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Faraj v. Dollar Tree Stores, Inc.

United States District Court, N.D. Illinois, Eastern Division

April 17, 2017

HANAN FARAJ, Plaintiff,
v.
DOLLAR TREE STORES, INC. Defendant.

          MEMORANDUM OPINION AND ORDER

          John Robert Blakey, Judge

         Plaintiff Hanan Faraj (“Plaintiff”) alleges that she sustained injuries after she slipped and fell on an unidentified substance that was negligently left on the floor of Defendant Dollar Tree's (“Defendant's”) store in Chicago, Illinois. On January 13, 2017, Defendant moved for summary judgment. Def.'s Mot. Summ. J. [30]. For the reasons stated below, Defendant's motion [30] is granted.

         I. Background[1]

         One afternoon in September 2014, Plaintiff visited Defendant's store located at 5347 North Lincoln Avenue in Chicago, Illinois. DSOF [29] ¶ 6. Plaintiff shopped for approximately ten to fifteen minutes before going to the cash register to pay. Id. ¶¶ 7, 9. As she was paying, Plaintiff realized that she had forgotten an item. Id. ¶ 9. Plaintiff asked the cashier to hold her purchased goods at the cash register, and returned to the store's main floor to retrieve the forgotten merchandise. Id.

         Plaintiff walked directly to a food product aisle, which she had not visited during her initial trip through the store. Id. ¶¶ 12, 14. Seconds after entering the aisle, Plaintiff's right foot slipped and she fell to the ground onto her right shoulder. Id. ¶¶ 12, 16. After she fell, Plaintiff noticed a substance on the floor that, by her observation, resembled “vomit mixed with yogurt.” Id. ¶ 20. The substance was “pink and yellow” in color, and covered an area approximately two to three feet long by two feet wide in the middle of the aisle. Id. ¶¶ 20, 22, 24. At her deposition, Plaintiff testified that the substance “smelled very bad.” DSOF [29] Ex. A at 82:13. Plaintiff further testified that she did not know how long the substance had been present in the aisle, but, based upon the smell, opined that it had been there “maybe for a while.” Id. at 99:12-100:18. Plaintiff took a photograph of the substance immediately after her fall, which Defendant attached to its summary judgment motion. DSOF [29] Ex. A.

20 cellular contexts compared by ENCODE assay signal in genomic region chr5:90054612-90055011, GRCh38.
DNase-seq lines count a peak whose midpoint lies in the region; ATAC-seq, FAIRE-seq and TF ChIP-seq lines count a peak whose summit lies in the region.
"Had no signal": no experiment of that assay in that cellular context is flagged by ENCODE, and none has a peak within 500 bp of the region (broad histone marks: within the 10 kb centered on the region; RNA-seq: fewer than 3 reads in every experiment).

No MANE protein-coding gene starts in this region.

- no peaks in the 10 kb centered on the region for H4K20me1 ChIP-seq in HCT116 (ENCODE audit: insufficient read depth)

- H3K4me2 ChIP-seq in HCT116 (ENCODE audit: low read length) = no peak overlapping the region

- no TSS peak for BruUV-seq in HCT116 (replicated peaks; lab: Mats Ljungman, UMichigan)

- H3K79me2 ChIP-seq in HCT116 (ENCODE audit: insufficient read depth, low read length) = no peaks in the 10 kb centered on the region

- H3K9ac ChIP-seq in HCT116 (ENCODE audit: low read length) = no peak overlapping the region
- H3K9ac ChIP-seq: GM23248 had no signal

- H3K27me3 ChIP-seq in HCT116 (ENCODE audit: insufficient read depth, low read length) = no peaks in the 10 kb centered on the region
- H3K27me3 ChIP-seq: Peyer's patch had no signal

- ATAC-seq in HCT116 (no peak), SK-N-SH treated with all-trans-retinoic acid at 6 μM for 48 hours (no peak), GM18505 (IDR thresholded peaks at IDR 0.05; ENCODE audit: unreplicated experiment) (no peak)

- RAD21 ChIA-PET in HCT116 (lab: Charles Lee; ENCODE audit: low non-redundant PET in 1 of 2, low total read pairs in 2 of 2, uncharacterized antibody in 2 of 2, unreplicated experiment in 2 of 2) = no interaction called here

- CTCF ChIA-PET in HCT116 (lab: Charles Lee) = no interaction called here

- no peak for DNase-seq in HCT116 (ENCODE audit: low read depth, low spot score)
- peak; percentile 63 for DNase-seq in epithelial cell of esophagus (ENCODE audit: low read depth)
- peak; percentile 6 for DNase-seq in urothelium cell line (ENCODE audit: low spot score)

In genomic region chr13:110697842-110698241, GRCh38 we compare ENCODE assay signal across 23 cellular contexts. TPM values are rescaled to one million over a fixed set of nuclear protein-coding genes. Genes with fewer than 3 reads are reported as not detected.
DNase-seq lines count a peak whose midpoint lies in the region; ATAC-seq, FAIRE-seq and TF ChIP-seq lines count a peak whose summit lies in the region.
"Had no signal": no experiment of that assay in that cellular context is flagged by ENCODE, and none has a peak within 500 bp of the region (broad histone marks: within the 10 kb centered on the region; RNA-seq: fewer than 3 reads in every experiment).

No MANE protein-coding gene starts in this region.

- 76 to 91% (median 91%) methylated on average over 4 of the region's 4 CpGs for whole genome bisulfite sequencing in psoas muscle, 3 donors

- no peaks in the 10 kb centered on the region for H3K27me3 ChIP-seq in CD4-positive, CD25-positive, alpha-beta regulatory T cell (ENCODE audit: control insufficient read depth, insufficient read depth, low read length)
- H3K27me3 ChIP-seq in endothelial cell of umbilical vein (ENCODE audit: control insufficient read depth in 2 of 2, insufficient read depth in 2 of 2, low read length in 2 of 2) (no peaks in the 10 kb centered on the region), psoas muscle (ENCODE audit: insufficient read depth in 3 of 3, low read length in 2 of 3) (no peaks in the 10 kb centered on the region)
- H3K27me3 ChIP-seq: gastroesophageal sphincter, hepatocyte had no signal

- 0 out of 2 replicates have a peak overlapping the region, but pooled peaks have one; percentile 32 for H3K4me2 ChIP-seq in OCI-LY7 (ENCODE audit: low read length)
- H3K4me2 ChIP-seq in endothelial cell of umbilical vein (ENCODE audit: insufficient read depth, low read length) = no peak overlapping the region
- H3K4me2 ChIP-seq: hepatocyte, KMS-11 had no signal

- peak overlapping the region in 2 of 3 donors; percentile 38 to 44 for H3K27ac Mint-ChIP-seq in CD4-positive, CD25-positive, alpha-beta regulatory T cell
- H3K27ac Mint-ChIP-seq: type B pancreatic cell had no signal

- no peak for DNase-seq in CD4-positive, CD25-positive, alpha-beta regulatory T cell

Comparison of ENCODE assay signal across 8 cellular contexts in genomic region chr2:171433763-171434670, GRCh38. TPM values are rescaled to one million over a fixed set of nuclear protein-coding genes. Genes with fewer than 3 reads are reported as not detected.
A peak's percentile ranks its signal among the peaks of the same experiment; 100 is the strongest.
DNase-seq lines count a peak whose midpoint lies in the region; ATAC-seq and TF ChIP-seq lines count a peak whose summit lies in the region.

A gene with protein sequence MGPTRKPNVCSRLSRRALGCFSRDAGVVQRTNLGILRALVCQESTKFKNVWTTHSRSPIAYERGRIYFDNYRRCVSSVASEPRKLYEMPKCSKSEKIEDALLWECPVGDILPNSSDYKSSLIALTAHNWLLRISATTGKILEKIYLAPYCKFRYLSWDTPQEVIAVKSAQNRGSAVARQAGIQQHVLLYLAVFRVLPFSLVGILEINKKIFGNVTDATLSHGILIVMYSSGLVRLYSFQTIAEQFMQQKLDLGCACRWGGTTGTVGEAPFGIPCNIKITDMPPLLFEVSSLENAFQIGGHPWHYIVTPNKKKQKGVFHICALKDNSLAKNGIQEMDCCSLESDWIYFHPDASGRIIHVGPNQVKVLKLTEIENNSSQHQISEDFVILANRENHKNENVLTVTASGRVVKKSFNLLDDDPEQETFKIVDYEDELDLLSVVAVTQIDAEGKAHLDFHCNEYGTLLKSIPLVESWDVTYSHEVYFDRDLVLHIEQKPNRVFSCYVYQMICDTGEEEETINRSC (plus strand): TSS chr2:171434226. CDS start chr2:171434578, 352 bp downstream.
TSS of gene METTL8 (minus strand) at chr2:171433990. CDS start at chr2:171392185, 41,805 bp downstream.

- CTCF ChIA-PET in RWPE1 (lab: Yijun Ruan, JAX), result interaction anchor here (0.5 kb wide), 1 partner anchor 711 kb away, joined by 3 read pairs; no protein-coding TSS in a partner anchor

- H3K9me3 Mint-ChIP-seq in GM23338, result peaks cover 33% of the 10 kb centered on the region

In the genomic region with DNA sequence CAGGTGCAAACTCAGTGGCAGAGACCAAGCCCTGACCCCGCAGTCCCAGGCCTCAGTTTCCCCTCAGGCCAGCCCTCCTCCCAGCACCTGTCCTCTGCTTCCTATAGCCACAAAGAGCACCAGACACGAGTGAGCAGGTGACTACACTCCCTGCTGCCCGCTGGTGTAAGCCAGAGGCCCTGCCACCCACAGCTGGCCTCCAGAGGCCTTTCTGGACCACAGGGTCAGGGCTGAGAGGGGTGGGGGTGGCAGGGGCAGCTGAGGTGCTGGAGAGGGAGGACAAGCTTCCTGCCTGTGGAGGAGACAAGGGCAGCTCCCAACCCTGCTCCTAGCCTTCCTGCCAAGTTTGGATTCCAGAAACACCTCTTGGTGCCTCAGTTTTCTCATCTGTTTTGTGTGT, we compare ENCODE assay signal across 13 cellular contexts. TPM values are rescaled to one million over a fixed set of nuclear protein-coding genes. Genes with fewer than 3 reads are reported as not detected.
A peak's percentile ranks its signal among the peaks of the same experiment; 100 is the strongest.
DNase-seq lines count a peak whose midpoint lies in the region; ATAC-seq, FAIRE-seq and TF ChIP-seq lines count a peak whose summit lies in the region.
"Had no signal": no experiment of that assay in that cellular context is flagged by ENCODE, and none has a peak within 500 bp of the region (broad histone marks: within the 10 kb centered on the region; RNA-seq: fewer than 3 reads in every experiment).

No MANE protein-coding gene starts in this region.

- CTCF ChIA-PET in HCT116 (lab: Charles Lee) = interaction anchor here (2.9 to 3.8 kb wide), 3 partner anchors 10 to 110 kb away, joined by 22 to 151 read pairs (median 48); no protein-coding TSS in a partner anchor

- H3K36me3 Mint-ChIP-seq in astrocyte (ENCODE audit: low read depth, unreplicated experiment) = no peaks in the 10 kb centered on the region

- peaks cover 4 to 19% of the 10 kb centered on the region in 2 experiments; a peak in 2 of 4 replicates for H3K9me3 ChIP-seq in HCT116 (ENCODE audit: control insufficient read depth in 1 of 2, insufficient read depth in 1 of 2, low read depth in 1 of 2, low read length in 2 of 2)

Plaintiff called for help until another customer came to offer assistance. DSOF [29] ¶ 17. Shortly thereafter, Peter Klepacki, the store manager, and another Dollar Store employee arrived at Plaintiff's location. Id. ¶ 18. The employee called an ambulance, which took Plaintiff to the hospital. DSOF [29] Ex. B at 37:19, 50:23-24.

         Klepacki testified at his deposition that, at the time of Plaintiff's fall, he was working in a nearby health and beauty supplies aisle. Id. at 28:2-6. Klepacki further testified that he was in the process of conducting the store's midday “recovery, ” during which employees organize and straighten merchandise throughout the store. Id. at 29:5-15. Klepacki stated that the store conducted a thorough “recovery” at least three times a day-at the beginning, middle, and end of business hours-but that employees also “constantly” inspected the premises for hazards. Id. at 75:6-18. Klepacki stated that, although he no longer had independent recollection, based upon his usual “recovery” routine, he would have inspected the aisle in which Plaintiff ultimately fell approximately ten minutes before her accident. Id. at 112:14-113:8, 119:20-120:5. Klepacki did not recall observing any substance on the floor at that time, and testified that if he had, he would have immediately cleaned it pursuant to Defendant's policies and procedures. Id. at 102:15-17, 134:20-135:18.